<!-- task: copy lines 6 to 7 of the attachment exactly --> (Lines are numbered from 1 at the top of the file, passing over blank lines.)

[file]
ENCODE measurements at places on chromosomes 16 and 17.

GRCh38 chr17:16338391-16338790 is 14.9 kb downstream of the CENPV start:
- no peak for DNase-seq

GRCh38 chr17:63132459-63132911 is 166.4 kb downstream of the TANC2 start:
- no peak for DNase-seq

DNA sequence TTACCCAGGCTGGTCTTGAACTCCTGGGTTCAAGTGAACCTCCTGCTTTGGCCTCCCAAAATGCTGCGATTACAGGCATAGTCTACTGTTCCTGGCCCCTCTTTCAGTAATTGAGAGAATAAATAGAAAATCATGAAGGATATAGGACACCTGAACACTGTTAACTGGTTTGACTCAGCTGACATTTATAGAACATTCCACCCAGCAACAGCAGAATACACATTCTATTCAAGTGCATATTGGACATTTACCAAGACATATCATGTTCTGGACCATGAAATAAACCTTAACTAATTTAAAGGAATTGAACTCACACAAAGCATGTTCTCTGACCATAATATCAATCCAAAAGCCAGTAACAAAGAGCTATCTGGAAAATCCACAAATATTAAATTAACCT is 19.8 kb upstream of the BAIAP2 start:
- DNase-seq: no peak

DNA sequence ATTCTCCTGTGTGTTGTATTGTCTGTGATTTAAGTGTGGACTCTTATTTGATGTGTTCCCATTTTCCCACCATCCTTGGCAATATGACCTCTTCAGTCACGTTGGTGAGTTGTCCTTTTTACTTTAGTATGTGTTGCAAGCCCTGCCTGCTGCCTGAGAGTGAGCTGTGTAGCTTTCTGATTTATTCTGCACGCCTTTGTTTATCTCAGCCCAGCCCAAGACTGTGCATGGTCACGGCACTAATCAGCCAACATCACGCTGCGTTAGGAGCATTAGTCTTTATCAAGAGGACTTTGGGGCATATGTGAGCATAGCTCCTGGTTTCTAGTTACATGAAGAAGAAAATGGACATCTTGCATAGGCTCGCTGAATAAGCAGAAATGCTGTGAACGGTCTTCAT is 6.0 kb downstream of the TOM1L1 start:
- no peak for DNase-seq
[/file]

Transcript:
DNA sequence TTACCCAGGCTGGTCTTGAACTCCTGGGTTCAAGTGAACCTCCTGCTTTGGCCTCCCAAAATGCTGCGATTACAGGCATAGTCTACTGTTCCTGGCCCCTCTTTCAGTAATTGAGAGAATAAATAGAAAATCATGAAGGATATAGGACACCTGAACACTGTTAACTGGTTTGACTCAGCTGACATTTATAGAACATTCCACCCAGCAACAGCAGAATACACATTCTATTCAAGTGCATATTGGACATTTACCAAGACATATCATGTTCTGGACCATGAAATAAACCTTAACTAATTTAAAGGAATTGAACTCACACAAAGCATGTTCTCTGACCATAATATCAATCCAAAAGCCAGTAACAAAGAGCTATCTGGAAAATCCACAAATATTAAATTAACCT is 19.8 kb upstream of the BAIAP2 start:
- DNase-seq: no peak